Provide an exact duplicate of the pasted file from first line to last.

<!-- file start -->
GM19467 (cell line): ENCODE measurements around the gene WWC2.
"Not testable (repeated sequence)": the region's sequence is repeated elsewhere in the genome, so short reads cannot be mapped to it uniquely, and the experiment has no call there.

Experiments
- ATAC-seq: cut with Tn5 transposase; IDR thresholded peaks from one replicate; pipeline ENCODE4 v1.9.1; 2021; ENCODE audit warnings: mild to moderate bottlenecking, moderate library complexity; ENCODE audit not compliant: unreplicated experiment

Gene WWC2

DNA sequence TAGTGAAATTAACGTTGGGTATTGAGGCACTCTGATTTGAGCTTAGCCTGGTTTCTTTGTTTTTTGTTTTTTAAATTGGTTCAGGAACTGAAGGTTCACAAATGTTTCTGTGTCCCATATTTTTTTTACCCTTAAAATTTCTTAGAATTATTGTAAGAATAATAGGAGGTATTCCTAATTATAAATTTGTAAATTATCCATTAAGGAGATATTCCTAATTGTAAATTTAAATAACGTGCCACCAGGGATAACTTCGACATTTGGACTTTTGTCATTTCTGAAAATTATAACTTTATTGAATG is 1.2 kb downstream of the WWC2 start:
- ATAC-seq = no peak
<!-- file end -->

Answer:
GM19467 (cell line): ENCODE measurements around the gene WWC2.
"Not testable (repeated sequence)": the region's sequence is repeated elsewhere in the genome, so short reads cannot be mapped to it uniquely, and the experiment has no call there.

Experiments
- ATAC-seq: cut with Tn5 transposase; IDR thresholded peaks from one replicate; pipeline ENCODE4 v1.9.1; 2021; ENCODE audit warnings: mild to moderate bottlenecking, moderate library complexity; ENCODE audit not compliant: unreplicated experiment

Gene WWC2

DNA sequence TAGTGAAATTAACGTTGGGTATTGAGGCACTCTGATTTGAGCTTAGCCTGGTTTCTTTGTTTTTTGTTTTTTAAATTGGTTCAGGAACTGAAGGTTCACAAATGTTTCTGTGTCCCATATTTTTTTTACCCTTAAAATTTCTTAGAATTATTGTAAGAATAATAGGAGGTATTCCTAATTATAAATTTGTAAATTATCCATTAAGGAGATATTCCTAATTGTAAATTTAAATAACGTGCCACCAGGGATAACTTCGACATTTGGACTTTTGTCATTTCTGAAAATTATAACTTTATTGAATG is 1.2 kb downstream of the WWC2 start:
- ATAC-seq = no peak